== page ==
New Zealand Journal of Ecology (2021) 45(2): 3442

Archaic, terrestrial Hamilton’s frogs (Leiopelma hamiltoni) display arboreal behaviours

Short Communication
Joseph T. Altobelli 1*
Sarah K. Lamar 2
Phillip J. Bishop 1†
  1. Zoology Department, University of Otago, PO Box 56, Dunedin 9054, New Zealand
  2. Centre for Biodiversity and Restoration Ecology, Victoria University of Wellington, PO Box 600, Wellington 6012, New Zealand
*  Corresponding author

New Zealand has three species of endemic amphibians in the genus Leiopelma, all of which are threatened with extinction. The primary threats to their persistence are mammalian predators and habitat loss, and the translocation of these frogs into restored habitat is a common method of conservation. The Maud Island frog (Leiopelma hamiltoni), is considered terrestrial with habitat needs centering on complex boulder-strewn habitat. However, during recent surveys of a translocated population, we found repeated use of arboreal habitat within this species. Further, trail camera observations made several months later confirm this habitat use to persist across seasons. While the function of this arboreal behaviour is unknown, it suggests Maud Island frogs use more complex, vertical habitat than previously thought, which should be considered in future conservation efforts.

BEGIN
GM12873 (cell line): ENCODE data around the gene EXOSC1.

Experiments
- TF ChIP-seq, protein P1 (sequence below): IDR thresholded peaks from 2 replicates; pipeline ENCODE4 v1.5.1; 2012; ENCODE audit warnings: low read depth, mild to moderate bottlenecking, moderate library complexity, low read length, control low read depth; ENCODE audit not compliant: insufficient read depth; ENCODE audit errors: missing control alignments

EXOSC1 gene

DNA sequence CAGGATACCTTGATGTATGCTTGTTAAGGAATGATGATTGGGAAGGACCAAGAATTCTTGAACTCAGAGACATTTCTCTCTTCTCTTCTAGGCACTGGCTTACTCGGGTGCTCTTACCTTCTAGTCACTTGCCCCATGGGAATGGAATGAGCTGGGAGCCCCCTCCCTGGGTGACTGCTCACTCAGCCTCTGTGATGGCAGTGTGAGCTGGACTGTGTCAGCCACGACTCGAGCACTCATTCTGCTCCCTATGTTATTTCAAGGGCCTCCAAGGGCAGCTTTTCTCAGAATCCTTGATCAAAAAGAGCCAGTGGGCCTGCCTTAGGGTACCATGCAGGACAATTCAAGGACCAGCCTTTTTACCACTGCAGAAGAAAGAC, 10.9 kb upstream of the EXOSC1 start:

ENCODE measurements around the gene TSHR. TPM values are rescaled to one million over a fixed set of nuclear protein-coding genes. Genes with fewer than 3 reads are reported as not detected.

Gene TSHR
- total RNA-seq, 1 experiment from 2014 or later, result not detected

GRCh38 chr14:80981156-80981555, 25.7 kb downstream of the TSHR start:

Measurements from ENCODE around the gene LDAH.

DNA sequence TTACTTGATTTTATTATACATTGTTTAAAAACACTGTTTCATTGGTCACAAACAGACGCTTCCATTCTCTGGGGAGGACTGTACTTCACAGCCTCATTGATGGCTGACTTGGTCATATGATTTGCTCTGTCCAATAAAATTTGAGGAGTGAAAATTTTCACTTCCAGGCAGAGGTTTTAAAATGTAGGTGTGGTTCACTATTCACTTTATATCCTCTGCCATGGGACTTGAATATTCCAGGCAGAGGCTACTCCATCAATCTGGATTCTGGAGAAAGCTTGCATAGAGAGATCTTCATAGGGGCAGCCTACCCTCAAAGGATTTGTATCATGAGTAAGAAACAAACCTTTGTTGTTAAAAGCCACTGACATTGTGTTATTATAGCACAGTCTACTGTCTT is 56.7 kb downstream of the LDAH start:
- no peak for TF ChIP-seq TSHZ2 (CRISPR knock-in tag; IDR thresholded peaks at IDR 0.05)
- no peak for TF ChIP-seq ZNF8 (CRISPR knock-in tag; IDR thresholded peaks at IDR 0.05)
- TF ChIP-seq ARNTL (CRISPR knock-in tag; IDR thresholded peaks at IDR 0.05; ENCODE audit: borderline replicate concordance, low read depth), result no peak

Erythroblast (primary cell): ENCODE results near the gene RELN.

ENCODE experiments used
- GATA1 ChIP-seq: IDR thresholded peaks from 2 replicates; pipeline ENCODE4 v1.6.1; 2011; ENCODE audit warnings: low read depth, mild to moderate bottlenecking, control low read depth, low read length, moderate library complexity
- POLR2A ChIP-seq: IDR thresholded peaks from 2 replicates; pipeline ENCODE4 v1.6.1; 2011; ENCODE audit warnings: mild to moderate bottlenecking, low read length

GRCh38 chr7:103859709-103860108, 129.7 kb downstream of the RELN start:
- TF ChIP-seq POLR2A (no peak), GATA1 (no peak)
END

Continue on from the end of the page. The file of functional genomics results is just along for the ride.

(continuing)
†Emeritus Professor Phil Bishop (1957-2021). The New Zealand Journal of Ecology follows the authorship guidelines of Committee on Publication Ethics and the International Committee of Medical Journal Editors, and we acknowledge that it is not possible for one of the co-authors of this short communication, Phillip J. Bishop, to have given approval to the final version of this manuscript. However, the NZJE also acknowledges the significant input of Phillip J. Bishop into this work; therefore we believe that it is appropriate for this posthumous authorship to be supported.